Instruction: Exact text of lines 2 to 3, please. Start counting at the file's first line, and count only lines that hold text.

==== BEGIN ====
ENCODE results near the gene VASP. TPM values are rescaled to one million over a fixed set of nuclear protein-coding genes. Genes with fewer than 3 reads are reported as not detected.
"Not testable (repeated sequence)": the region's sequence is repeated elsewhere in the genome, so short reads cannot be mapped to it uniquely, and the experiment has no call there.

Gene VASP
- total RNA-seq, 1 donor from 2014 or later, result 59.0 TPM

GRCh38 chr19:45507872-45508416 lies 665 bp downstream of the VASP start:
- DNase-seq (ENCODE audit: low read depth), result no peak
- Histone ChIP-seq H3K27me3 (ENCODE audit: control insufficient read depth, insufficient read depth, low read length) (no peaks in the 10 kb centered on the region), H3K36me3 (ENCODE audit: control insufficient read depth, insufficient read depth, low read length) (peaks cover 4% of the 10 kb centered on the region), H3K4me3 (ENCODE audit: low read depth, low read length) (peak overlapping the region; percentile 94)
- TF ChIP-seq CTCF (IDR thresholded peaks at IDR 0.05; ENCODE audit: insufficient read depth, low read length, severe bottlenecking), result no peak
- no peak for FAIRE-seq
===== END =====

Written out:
"Not testable (repeated sequence)": the region's sequence is repeated elsewhere in the genome, so short reads cannot be mapped to it uniquely, and the experiment has no call there.

Gene VASP